GoldenSky organizers excited to expand Sacramento country music festival | The lineup for the GoldenSky Country Music Festival, one of Sacramento’s newest — and already buzzing — music festivals, is out and organizers are already energized for the October event. The event debuted last October, bringing roughly 50,000 people to Discovery Park for two days of music, organizers said. Read more here.

‘The country is here for you’: President Biden vows to help California rebuild after storms | President Joe Biden said after touring California storm damage by air and on foot Thursday that the federal government is committed to helping the state recover from mudslides, flooding and other impacts. Read more here.

Google cutting 12,000 jobs as tech industry layoffs widen | Google is laying off 12,000 workers, becoming the latest tech company to trim staff after rapid expansions during the COVID-19 pandemic have worn off. CEO Sundar Pichai shared the news Friday in an email to staff at the Silicon Valley giant that was also posted on the company’s news blog. “Over the past two years we’ve seen periods of dramatic growth,” Pichai wrote. “To match and fuel that growth, we hired for a different economic reality than the one we face today.” Read more here.

T-Mobile says data on 37 million customers stolen | U.S. wireless network T-Mobile says hackers have stolen data on 37 million customers. It says the breach occurred in late November and was discovered Jan. 5. The company said Thursday in a regulatory filing that the unidentified intruder obtained data, including addresses, phone numbers and dates of birth. T-Mobile said the exposed data did not include bank account or credit card information, Social Security numbers or other IDs or passwords. Read more here.

President Biden on classified docs discovery: ‘There’s no there there’ | A frustrated President Joe Biden said Thursday there is “no there there” when he was persistently questioned about the discovery of classified documents and official records at his home and former office. “We found a handful of documents were filed in the wrong place,” Biden said to reporters who questioned him during a tour of the damage from storms in California. “We immediately turned them over to the Archives and the Justice Department.”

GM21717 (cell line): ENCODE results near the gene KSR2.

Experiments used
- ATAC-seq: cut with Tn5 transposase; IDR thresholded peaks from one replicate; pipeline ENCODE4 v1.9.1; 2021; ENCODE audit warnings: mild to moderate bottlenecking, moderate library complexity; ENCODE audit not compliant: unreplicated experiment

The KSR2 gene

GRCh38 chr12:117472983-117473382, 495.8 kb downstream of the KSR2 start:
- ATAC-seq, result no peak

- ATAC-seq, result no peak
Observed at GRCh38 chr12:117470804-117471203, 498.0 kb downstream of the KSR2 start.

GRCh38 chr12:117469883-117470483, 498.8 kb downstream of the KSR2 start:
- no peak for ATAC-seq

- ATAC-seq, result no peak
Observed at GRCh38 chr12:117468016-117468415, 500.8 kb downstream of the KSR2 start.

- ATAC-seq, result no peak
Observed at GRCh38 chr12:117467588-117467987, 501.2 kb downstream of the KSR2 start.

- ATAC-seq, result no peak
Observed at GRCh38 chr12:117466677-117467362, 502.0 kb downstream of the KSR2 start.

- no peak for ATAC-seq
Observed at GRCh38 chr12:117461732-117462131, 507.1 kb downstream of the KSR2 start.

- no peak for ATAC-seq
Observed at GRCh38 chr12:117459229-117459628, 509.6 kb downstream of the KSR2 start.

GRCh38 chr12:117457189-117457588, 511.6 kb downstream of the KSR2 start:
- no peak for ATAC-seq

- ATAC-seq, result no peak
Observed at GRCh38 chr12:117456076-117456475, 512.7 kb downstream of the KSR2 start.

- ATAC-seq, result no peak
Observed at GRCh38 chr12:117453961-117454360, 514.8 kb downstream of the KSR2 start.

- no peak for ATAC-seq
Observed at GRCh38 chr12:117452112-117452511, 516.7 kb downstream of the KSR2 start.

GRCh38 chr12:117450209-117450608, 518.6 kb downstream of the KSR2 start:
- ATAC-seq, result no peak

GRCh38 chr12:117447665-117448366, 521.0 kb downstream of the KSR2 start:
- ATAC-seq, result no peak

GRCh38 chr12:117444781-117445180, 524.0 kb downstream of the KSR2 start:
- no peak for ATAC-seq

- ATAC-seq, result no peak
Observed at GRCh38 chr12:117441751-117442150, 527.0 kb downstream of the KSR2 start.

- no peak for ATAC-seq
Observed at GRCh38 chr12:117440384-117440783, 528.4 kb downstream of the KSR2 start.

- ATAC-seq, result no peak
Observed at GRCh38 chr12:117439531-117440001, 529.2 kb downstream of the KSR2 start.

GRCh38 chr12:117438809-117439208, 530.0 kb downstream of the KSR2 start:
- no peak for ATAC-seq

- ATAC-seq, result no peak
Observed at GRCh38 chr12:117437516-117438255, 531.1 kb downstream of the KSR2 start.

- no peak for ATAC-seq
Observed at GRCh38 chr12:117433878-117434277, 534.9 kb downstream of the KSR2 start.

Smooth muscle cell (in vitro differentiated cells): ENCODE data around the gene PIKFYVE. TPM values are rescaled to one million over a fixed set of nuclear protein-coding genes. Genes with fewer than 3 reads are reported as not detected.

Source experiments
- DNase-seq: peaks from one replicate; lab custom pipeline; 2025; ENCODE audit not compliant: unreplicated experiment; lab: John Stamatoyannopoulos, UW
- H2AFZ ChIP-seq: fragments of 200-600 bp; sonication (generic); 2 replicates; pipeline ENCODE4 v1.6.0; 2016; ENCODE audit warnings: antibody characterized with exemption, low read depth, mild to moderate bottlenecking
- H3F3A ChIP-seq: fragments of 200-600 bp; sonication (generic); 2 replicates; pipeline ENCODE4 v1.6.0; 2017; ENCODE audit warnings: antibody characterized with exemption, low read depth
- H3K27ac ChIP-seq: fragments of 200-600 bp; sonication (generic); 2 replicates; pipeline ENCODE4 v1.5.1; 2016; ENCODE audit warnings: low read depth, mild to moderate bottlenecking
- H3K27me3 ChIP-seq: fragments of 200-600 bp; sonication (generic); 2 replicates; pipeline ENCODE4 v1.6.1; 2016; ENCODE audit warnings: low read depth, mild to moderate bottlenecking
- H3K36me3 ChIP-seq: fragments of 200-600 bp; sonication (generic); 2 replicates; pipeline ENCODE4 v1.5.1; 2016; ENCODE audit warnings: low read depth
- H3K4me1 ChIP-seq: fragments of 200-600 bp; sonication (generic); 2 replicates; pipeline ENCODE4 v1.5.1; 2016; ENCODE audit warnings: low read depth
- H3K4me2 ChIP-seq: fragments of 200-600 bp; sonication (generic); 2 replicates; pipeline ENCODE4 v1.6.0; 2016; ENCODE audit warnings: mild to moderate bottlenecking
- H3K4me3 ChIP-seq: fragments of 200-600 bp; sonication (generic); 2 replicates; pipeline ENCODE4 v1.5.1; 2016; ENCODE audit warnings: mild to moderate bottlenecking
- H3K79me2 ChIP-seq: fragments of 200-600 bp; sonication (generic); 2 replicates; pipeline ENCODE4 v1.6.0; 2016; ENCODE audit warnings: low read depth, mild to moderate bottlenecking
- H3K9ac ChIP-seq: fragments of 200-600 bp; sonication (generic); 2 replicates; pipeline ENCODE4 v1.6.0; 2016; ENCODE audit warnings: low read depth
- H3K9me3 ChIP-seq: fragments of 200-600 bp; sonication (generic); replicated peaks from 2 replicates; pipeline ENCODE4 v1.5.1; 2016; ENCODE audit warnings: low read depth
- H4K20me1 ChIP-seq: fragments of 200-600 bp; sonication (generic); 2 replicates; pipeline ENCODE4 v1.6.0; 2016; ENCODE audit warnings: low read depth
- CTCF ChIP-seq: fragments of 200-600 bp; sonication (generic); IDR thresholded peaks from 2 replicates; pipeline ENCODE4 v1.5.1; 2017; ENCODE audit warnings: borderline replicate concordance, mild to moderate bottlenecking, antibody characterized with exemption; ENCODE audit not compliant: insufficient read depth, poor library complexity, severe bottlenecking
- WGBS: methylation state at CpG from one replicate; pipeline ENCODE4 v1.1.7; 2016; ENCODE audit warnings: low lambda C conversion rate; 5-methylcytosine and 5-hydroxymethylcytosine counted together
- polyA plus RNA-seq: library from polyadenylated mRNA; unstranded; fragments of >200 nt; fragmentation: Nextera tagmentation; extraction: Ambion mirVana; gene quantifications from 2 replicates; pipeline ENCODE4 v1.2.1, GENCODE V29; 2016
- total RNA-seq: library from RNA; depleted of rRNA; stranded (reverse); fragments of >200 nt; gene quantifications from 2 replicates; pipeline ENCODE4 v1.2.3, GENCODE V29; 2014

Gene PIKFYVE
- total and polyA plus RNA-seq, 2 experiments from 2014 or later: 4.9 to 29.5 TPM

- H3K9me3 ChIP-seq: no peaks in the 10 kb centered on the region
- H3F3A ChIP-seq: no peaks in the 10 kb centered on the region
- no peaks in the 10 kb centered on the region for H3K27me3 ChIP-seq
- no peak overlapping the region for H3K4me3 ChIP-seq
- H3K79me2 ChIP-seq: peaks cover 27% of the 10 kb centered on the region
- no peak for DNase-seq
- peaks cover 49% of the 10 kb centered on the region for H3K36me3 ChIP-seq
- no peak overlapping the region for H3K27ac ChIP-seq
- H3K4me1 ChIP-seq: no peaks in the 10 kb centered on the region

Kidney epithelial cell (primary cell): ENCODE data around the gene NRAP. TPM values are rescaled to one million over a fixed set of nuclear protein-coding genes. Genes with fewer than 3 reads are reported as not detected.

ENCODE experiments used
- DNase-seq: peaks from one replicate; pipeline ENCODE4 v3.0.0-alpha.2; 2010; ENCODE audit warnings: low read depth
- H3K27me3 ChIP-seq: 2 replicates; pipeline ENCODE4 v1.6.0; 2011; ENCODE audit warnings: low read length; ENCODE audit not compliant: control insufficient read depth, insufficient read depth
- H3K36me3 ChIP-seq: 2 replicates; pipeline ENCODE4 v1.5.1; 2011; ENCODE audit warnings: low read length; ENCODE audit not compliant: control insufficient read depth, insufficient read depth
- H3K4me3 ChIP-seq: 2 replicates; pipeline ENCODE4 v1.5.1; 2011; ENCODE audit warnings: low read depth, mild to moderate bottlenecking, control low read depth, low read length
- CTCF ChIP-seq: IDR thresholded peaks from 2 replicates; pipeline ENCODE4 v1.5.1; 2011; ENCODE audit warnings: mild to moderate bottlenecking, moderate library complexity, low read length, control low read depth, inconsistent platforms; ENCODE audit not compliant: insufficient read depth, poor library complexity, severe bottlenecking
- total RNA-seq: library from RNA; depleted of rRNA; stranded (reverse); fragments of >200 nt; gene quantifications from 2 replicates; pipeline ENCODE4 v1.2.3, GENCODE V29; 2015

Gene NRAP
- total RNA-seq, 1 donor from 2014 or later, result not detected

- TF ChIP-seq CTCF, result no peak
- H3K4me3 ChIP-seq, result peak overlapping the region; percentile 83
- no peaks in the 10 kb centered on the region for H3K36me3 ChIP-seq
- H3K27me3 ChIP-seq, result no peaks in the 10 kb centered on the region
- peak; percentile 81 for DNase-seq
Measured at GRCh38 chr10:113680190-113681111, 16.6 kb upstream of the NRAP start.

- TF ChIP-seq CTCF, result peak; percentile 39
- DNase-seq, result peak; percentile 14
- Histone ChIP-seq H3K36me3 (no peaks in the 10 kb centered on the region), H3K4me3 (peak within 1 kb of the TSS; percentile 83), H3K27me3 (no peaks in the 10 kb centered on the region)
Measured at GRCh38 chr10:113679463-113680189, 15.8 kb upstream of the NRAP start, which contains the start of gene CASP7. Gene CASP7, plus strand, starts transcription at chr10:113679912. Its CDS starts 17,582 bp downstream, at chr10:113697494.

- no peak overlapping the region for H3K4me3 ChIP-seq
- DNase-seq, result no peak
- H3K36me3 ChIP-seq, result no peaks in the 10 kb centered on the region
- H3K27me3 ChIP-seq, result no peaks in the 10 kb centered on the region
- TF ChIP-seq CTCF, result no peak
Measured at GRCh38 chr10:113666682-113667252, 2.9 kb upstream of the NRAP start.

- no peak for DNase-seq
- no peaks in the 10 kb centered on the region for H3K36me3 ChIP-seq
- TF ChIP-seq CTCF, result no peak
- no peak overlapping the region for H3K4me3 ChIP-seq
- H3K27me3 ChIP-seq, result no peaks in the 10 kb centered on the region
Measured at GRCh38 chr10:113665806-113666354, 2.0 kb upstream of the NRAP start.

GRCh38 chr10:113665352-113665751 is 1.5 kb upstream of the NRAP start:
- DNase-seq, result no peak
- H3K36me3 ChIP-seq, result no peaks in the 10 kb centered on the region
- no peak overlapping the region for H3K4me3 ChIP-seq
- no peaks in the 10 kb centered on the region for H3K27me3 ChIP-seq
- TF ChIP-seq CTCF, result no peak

Read more here.
Supreme Court says it hasn’t found abortion opinion leaker, but investigation continues | Eight months, 126 formal interviews and a 23-page report later, the Supreme Court said it has failed to discover who leaked a draft of the court’s opinion overturning abortion rights. The report released by the court Thursday is the apparent culmination of an investigation ordered by Chief Justice John Roberts a day after the May leak of the draft to Politico. At the time, Roberts called the leak an “egregious breach of trust.” The leak touched off protests at justices’ homes and raised concerns about their security. And it came more than a month before the final opinion by Justice Samuel Alito was released and the court formally announced it was overturning Roe v. Wade. Read more here.